The inventors have discovered how to effectively eliminate the region of peak strain in the length of shape sensing FGB's adjacent the channel lip where the optical fiber exits the fixture for all fiber bend radii down to the minimum allowed by the material constraints of the fiber.
As shown in
It should be understood that many types of joints exist, and that the minimum bend radius referred to herein is the minimum bend radius of the portion of the fiber in free space immediately adjacent the link from which the fiber extends. In a “snake-like” joint referred to above for example, the minimum bend radius of the fiber that is used to determine the radius of curvature for the curved surface of the lip would be in the portion of fiber that extends between the link and the first “vertebra” link in the joint.
For single-DOF joint implementations, the curve of the lip need only be coplanar with the plane in which the fiber bends. In other implementations, including single- and multi-DOF joints that allow three-dimensional (3D) position and orientation changes, such as for a multi-DOF ball and socket joint or for a shape sensing optical fiber that spans multiple single-DOF joints, the lip may be formed in three-dimensions in a “trumpet-like” shape. In some implementations, the 3D shape may be tailored to fit the range of motion of the joint in each direction which it is allowed to move, creating shapes that are ellipsoid or multiply fluted in cross-section to allow for the resulting fiber bend directions. Further, the channel may have various shapes, such as a cylinder that closely fits around the fiber (either (i) not permitting the fiber to slide, or (ii) permitting the fiber to slide only in a longitudinal direction with reference to the link and to roll or twist within the channel) or a slit (e.g., effectively the width of the fiber's outer diameter) that permits the fiber to move within the plane of the slit. Various low friction materials and coatings (e.g., Teflon® FEP tube, Teflon® coating) may be used to facilitate fiber sliding within the channel.
Although the implementation illustrated by
In an illustrative test assembly implementation (see e.g.,
Skilled artisans will understand that
A fiber Bragg grating-configured, three-core optical glass fiber 106 is used in a shape sensing system for the test apparatus. At the proximal end of fiber 106, each core is coupled to a strain interrogation unit 108, which is used in the process of determining the fiber's shape, and consequently the shape of an associated kinematic chain in accordance with known methods. Such methods include optical time domain reflectometry and optical frequency domain reflectometry as described in U.S. Pat. No. 5,798,521 (filed 27 Feb. 1997) and U.S. Pat. Application Publ. No. US 2007/0065077 (filed 26 Sep. 2006), both of which are incorporated by reference. In one implementation the interrogation unit used was an “Optical Backscatter Reflectometer” and associated software supplied by Luna Innovations Incorporated, Roanoke, Va.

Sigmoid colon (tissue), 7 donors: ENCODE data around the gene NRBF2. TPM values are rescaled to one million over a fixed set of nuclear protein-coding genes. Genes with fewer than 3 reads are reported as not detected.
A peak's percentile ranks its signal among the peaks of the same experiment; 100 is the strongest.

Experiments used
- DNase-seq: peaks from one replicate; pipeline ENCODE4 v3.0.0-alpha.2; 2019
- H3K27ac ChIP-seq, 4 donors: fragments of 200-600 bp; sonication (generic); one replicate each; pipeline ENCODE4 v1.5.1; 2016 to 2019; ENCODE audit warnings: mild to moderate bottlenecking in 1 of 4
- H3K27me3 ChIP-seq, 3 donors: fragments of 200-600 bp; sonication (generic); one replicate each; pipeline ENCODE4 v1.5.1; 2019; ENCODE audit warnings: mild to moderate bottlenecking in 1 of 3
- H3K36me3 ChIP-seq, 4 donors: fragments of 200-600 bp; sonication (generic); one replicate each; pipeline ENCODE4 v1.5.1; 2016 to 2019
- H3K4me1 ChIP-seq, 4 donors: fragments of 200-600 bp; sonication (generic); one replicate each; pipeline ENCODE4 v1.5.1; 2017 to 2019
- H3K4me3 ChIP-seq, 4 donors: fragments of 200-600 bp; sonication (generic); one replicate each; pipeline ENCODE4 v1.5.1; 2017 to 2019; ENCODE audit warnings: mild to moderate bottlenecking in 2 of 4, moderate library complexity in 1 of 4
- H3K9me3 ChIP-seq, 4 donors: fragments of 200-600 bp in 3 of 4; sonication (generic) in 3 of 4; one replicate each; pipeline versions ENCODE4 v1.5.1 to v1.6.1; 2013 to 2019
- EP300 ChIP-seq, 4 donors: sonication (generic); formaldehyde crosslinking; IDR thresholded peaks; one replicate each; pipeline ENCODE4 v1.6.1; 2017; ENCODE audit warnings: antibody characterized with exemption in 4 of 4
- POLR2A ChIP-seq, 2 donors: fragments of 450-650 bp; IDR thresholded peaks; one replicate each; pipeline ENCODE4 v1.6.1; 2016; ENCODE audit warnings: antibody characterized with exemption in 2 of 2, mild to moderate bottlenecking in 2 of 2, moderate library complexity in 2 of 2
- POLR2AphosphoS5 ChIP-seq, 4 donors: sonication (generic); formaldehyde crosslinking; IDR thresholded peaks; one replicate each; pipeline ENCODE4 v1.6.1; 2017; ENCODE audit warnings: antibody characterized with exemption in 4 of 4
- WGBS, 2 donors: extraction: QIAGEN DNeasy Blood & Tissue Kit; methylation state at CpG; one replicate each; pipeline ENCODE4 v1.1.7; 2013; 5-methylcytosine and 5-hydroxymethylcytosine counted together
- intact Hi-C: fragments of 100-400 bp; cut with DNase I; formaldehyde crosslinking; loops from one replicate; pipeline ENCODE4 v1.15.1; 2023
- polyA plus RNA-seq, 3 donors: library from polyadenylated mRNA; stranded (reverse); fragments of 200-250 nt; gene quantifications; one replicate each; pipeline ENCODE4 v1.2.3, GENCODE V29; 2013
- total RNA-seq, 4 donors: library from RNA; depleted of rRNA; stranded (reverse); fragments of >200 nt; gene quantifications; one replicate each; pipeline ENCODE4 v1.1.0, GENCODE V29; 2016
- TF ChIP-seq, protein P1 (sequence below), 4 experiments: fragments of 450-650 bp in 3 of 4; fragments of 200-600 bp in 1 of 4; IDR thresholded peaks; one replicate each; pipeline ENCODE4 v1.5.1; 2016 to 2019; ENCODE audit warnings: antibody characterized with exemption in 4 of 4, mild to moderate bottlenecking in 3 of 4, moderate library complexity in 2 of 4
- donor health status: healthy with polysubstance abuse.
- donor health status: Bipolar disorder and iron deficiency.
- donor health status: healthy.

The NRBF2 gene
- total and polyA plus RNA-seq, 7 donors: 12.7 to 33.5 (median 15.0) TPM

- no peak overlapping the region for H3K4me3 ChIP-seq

The fiber 106 passes through an optical stage 108, which is supported by bracket 100 a and which allows adjustments in fiber position (x, y, z) and roll orientation. Optical stage 108 supports a collet (not visible), which in turn holds a fixture 110 as described above. In one test implementation, the fixture portion 110 was as described above with reference to
The fiber 106 continues through the joint and is held in another fixture 112. The fiber may terminate at fixture 112, in which case it may be held in a manner similar to that shown and described with reference to
For the shape memory alloy aspect as describe above with reference to
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|U.S. Classification||385/66, 606/2|
|Cooperative Classification||G01D5/35377, G01D5/35316, A61B2034/2061, A61B34/30, Y10T29/49838, G02B6/38, G01B11/165, Y10T29/49947, Y10T29/49826, G02B6/022, G01D11/245, G01D5/35303, G02B6/3887, G02B6/3616, G01M11/083, G02B6/3644|
|European Classification||G01D11/24S, G01M11/08B, G01D5/353F|
|Jul 30, 2008||AS||Assignment|
Owner name: INTUITIVE SURGICAL, INC., CALIFORNIA
Free format text: ASSIGNMENT OF ASSIGNORS INTEREST;ASSIGNORS:ROGERS, THEODORE W.;PRISCO, GIUSEPPE;REEL/FRAME:021317/0257
Effective date: 20080724
|Sep 9, 2010||AS||Assignment|
Owner name: INTUITIVE SURGICAL OPERATIONS, INC., CALIFORNIA
Free format text: ASSIGNMENT OF ASSIGNORS INTEREST;ASSIGNOR:INTUITIVE SURGICAL, INC.;REEL/FRAME:024959/0578
Effective date: 20100219
|Apr 4, 2012||AS||Assignment|
Owner name: INTUITIVE SURGICAL OPERATIONS, INC., CALIFORNIA
Free format text: ASSIGNMENT OF ASSIGNORS INTEREST;ASSIGNOR:INTUITIVE SURGICAL, INC;REEL/FRAME:027987/0705
Effective date: 20100209
|Apr 10, 2014||FPAY||Fee payment|
Year of fee payment: 4